Chinatown, St. Louis
|St. Louis Chinatown|
|Neighborhood of St. Louis|
|Area code(s)||Area code 314|
Chinatown in St. Louis, Missouri (also called Hop Alley) was a Chinatown near Downtown St. Louis that existed from 1869 until its demolition for Busch Memorial Stadium in 1966. While in existence, it was bounded by Seventh, Tenth, Walnut and Chestnut streets. Although the original St. Louis Chinatown no longer exists, efforts have been made toward establishing a new Chinatown in nearby University City, Missouri.
Original St. Louis Chinatown
The first Chinese immigrant to St. Louis was Alla Lee, born in Ningbo near Shanghai, who arrived in the city in 1857. Lee remained the only Chinese immigrant until 1869, when a group of about 250 immigrants (mostly men) arrived seeking factory work. In January 1870, another group of Chinese immigrants arrived, including some women. By 1900, the immigrant population of St. Louis Chinatown had settled at between 300 and 400. Chinatown established itself as the home to Chinese hand laundries, which in turn represented more than half of the city's laundry facilities. Other businesses included groceries, restaurants, tea shops, barber shops, and opium dens. Between 1958 and the mid-1960s, Chinatown was condemned and demolished for urban renewal and to make space for Busch Memorial Stadium.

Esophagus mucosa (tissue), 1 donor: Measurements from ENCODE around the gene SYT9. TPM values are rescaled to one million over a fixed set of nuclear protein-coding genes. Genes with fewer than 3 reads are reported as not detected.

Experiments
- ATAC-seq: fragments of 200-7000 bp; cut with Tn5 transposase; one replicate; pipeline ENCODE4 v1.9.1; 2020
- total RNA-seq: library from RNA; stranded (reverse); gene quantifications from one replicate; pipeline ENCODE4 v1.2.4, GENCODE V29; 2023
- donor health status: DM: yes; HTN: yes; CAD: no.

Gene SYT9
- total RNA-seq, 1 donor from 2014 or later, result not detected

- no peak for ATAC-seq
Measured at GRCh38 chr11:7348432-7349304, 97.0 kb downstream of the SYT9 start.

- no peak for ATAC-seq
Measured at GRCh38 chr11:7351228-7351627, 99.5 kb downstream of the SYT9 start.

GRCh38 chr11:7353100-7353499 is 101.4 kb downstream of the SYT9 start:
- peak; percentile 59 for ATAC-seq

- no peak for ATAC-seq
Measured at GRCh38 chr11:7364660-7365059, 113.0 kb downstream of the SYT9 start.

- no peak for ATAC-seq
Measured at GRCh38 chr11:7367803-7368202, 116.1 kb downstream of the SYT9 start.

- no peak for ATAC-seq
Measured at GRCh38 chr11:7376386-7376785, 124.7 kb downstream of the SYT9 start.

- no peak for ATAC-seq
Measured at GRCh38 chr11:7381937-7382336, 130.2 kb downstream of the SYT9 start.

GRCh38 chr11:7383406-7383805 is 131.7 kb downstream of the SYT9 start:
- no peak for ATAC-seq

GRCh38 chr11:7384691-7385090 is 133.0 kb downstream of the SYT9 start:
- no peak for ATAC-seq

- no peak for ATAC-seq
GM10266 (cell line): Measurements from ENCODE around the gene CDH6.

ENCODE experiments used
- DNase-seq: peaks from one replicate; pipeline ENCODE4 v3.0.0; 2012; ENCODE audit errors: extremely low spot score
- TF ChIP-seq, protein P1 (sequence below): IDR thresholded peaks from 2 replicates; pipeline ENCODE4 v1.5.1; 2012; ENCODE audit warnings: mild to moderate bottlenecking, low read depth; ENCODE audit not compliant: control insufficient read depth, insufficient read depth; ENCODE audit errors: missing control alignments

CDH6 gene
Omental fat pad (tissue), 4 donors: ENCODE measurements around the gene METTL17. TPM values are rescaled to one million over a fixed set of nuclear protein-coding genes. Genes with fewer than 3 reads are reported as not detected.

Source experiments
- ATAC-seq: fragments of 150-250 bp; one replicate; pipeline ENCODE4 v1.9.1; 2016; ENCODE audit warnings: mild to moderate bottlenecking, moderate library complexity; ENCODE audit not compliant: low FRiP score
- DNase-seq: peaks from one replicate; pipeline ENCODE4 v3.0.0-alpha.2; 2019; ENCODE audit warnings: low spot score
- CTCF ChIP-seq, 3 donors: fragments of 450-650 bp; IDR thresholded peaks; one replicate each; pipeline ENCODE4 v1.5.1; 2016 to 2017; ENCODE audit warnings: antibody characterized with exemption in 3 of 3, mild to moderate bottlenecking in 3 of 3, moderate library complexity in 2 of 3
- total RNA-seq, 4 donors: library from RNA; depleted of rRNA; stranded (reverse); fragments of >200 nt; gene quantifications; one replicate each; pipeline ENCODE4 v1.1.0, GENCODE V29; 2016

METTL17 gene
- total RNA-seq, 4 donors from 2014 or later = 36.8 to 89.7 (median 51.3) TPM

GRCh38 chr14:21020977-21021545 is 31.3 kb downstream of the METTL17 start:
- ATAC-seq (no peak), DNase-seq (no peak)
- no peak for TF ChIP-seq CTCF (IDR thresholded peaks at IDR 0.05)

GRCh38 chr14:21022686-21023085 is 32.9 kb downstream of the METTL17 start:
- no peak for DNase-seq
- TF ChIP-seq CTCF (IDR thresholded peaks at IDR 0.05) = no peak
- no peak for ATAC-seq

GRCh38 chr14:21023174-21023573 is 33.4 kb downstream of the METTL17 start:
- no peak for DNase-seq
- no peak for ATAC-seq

A number of Asian grocery stores and restaurants exist along Olive Boulevard between I-170 and Skinker Boulevard in University City, Missouri. The route contains mostly Chinese businesses, rather than residents. Although efforts were made to designate part of the area as "Chinatown", surrounding community members objected to the proposals. Also, the Missouri Department of Transportation has jurisdiction over part of Olive Boulevard and does not permit decorative archways or gateways spanning the roadway, as can be seen in other Chinatowns. As a result, there is no officially designated Chinatown in the St. Louis area.
- History of St. Louis, Missouri
- List of Chinatowns in the United States
- Chinatown, Boston, a Chinatown in a city of similar size to St. Louis
- Chinatown, Chicago, the large nearby Chinatown
- Organization of Chinese Americans, a group formed in the early 1970s in St. Louis
- Ling, 16.
- Virtual St. Louis: Chinatown Web site
- University City Olive Boulevard Design Guidelines
- Ling, 26.
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- Ling, 30.
- Ling, 36.
- Ling, 43.
- Riverfront Times, July 20, 2005.
- KPLR, October 20, 2010.
- Friswold, Paul; Alison Sieloff (July 20, 2005). "This Week's Day by Day Picks". Riverfront Times (St. Louis, Missouri). Retrieved Jan. 16, 2011.
- Ling, Huping (2004). Chinese St. Louis: From enclave to cultural community. Philadelphia, Pennsylvania: Temple University Press.
- "Olive Boulevard Design Guidelines" (Press release). University City, Missouri. January 2009. Retrieved Jan. 16, 2011.
- Schankman, Paul (October 20, 2010). "Chinese Immigrants in St. Louis". KPLR (St. Louis, Missouri: KPLR). Retrieved Jan. 17, 2011.
- "Virtual St. Louis: Chinatown Node". University of Missouri-St. Louis. March 2004. Retrieved Jan. 16, 2011.